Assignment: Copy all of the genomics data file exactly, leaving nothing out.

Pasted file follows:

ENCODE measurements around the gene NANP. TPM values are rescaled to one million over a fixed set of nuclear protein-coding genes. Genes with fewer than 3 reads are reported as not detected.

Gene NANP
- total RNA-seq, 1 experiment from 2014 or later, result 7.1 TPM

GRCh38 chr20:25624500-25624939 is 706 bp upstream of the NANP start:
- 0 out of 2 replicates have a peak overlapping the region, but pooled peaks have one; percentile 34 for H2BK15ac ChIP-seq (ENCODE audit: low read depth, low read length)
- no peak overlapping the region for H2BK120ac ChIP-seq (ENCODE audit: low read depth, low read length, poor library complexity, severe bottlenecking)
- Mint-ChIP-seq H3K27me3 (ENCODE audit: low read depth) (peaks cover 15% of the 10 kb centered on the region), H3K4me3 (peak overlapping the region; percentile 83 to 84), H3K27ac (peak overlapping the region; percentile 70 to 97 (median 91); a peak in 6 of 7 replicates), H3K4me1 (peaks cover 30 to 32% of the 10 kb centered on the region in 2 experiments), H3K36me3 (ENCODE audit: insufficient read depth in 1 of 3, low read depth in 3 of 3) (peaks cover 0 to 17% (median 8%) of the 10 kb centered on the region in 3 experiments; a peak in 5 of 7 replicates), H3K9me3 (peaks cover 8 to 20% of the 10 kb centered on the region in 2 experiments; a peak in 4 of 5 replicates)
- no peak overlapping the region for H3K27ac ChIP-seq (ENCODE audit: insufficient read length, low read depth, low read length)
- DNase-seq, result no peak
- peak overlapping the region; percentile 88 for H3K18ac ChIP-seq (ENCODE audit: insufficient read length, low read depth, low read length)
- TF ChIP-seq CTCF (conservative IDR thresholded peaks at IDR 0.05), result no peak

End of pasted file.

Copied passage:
ENCODE measurements around the gene NANP. TPM values are rescaled to one million over a fixed set of nuclear protein-coding genes. Genes with fewer than 3 reads are reported as not detected.

Gene NANP
- total RNA-seq, 1 experiment from 2014 or later, result 7.1 TPM

GRCh38 chr20:25624500-25624939 is 706 bp upstream of the NANP start:
- 0 out of 2 replicates have a peak overlapping the region, but pooled peaks have one; percentile 34 for H2BK15ac ChIP-seq (ENCODE audit: low read depth, low read length)
- no peak overlapping the region for H2BK120ac ChIP-seq (ENCODE audit: low read depth, low read length, poor library complexity, severe bottlenecking)
- Mint-ChIP-seq H3K27me3 (ENCODE audit: low read depth) (peaks cover 15% of the 10 kb centered on the region), H3K4me3 (peak overlapping the region; percentile 83 to 84), H3K27ac (peak overlapping the region; percentile 70 to 97 (median 91); a peak in 6 of 7 replicates), H3K4me1 (peaks cover 30 to 32% of the 10 kb centered on the region in 2 experiments), H3K36me3 (ENCODE audit: insufficient read depth in 1 of 3, low read depth in 3 of 3) (peaks cover 0 to 17% (median 8%) of the 10 kb centered on the region in 3 experiments; a peak in 5 of 7 replicates), H3K9me3 (peaks cover 8 to 20% of the 10 kb centered on the region in 2 experiments; a peak in 4 of 5 replicates)
- no peak overlapping the region for H3K27ac ChIP-seq (ENCODE audit: insufficient read length, low read depth, low read length)
- DNase-seq, result no peak
- peak overlapping the region; percentile 88 for H3K18ac ChIP-seq (ENCODE audit: insufficient read length, low read depth, low read length)
- TF ChIP-seq CTCF (conservative IDR thresholded peaks at IDR 0.05), result no peak